"When your Grandmother gets sad and cries," Mary whispered.  "I go over and cheer her up."

Sweet Mary.  Her words brought tears to my eyes.

Mary had 1,001 reasons to be miserable.  She had every reason to be spread doom and gloom.  Yet, she was a bright light in a space that needed to be illuminated.  Not only was she finding joy and contentment where she was living, but she was also actively looking to love on others.

Those we look up to come in many different forms.  For my boys, they want to emulate famous sports heroes.  Many are great role models.  But for me, I want to be like Mary.  I want to be filled with a contentment and joy that is not dependent on my circumstance.  And, I want to be actively searching to share those feelings with others who may need that boost.

Grandma said to Mary, "I want to go home."

Mary smiled.  

She replied, "We can't go home.  They need to take care of us; this is our home."

I think God has a reason this is Mary's home.  I'm so grateful she shares a home with my Grandmother.






Tuesday, May 10, 2016

Things That Make a House Feel Homey


The last several weekends have been spent sidelines on the soccer fields.  Rain or shine, they play.


Rain or shine, I cheer them on:)



And if games happen to cancel, we go to the movies with friends.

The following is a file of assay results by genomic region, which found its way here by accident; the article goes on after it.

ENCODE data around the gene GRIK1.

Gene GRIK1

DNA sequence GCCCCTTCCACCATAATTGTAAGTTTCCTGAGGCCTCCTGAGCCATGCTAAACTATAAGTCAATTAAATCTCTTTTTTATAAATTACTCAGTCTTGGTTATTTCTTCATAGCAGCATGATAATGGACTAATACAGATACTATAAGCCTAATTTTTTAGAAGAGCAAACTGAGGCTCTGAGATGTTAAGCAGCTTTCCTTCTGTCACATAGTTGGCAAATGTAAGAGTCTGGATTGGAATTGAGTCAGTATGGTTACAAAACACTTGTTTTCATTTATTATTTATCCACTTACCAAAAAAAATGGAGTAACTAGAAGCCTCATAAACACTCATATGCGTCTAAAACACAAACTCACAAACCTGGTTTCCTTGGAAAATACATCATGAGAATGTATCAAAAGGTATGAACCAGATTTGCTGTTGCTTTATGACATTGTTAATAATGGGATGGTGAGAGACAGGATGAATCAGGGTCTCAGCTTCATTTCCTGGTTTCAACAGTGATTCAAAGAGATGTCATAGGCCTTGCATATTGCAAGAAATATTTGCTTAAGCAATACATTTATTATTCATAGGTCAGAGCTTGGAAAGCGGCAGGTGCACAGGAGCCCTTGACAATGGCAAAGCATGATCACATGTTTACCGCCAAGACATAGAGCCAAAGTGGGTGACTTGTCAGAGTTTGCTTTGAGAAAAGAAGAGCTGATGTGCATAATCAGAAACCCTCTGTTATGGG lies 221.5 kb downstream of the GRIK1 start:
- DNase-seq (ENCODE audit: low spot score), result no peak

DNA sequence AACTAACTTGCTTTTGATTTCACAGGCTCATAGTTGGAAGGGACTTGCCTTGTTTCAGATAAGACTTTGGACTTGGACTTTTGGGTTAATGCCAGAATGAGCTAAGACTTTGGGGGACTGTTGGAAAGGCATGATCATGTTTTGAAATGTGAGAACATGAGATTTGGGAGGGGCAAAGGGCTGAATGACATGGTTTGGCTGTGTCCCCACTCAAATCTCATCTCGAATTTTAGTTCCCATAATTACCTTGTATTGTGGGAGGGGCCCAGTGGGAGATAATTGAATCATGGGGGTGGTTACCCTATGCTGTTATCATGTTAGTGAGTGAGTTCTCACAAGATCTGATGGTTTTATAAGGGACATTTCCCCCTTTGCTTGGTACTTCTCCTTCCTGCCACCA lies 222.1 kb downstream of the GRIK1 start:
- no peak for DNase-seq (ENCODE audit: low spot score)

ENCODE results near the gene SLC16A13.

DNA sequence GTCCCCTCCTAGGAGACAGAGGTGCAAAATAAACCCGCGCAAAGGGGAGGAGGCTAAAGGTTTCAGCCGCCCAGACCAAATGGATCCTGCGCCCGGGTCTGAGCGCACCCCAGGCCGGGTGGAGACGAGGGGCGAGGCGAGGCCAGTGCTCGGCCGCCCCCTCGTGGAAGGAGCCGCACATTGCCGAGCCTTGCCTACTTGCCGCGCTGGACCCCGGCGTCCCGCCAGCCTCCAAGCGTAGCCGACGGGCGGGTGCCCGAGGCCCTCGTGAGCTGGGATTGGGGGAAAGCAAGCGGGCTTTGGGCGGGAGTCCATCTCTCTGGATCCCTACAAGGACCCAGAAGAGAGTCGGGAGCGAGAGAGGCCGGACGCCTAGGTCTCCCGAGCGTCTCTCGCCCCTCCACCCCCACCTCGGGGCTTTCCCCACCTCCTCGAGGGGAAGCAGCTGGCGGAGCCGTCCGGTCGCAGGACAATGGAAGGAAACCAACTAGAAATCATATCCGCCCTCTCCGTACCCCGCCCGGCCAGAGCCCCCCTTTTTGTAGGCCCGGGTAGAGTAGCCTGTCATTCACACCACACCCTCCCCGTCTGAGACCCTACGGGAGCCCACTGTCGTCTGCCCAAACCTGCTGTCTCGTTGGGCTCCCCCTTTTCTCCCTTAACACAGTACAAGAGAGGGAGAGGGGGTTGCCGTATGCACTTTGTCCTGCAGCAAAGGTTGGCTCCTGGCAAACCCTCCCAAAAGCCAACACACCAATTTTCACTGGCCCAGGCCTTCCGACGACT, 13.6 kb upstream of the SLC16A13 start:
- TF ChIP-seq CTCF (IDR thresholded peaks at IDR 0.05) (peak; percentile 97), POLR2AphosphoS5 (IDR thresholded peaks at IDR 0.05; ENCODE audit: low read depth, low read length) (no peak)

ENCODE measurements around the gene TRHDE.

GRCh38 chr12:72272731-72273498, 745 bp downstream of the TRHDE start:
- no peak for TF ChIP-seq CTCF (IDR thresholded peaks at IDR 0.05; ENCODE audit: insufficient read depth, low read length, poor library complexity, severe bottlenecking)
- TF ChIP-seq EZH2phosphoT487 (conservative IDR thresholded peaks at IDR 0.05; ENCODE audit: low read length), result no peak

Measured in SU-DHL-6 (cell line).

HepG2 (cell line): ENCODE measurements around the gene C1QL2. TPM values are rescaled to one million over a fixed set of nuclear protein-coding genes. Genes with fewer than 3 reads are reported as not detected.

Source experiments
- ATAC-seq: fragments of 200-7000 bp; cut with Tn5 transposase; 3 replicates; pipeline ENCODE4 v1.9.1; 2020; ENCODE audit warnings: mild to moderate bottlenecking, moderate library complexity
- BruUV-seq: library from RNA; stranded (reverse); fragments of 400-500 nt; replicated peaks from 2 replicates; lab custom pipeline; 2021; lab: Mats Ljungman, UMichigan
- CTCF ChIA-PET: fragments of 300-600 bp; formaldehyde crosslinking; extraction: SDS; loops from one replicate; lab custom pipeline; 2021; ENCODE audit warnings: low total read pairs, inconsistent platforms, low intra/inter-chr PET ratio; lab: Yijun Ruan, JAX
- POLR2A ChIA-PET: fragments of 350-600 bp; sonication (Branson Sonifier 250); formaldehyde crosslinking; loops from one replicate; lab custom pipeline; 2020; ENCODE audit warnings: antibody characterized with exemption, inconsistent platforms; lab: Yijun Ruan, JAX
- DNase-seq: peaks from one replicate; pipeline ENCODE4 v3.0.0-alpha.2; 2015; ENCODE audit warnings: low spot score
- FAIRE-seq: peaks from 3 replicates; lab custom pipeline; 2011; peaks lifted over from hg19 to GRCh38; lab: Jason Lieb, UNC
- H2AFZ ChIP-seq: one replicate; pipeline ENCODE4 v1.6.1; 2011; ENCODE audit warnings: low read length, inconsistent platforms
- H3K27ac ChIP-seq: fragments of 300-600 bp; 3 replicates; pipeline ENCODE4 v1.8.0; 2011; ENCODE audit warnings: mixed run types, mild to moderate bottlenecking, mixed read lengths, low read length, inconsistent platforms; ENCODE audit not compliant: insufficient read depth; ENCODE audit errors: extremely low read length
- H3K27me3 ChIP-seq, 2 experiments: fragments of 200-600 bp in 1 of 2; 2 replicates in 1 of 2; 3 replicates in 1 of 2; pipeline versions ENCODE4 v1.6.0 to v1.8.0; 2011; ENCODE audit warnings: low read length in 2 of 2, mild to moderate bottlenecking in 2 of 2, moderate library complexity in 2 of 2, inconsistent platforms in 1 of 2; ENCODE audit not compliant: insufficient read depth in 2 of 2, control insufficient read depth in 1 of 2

May brings all the end of the year programs.


And Little League

This picture makes me swoon over this precious son.


May also brings our 15 year anniversary.


And Mother's Day.



My furniture paint tutor and friend Kara pitched in to transform this armoire into...

The final product.

Before kids, I prided myself on cleanliness and order.  I devoted a few hours a week to cleaning.  And, everything from socks to CDs had a home.

Then, I had four boys.

As one can imagine, cleanliness and order fell victim to my own self-preservation.  I ditched the dust rag for the diaper pail.  I devoted my days to keeping four children alive and fed which left little time for keeping a tidy home.

Now that the kids have blossomed into teens and tweens (and Chris and I have stepped into our 40s), we're no longer interested in living in dorm-like conditions.  We want a grown-up, nicely-kept pad.  We want to reclaim our house.

It started out with the idea to repaint the interior of the house.  I solicited advice from my Joanna Gaines-like friend Melinda.  In a nanosecond, she selected a paint color for our walls.  And once applied, the grayish color ushered in a calmer vibe within the house.

Like the book If You Give a Mouse a Cookie, painting the wall led to about 55 other projects and updates.  For the last month, we've cleaned, replaced, adhered, painted, and rearranged.  Spaces that used to look like youth hostiles now ooze warmth, comfort, and welcomeness.  We are giddy over the results.

I used to think things didn't matter.  I prided myself on steering clear of materialism.  And, now I'm sitting among a bunch of things that I love.

I don't think it's the things that I love.  It matters little whether these items came from Restoration Hardware or Home Goods (most came from the latter).  But, it's the feeling these things are adding to our home.

Now, when I'm at home, I feel at home.  And I want to welcome others into our space filled with peacefulness and joy.

And for that, I am grateful for the things that made our house a home.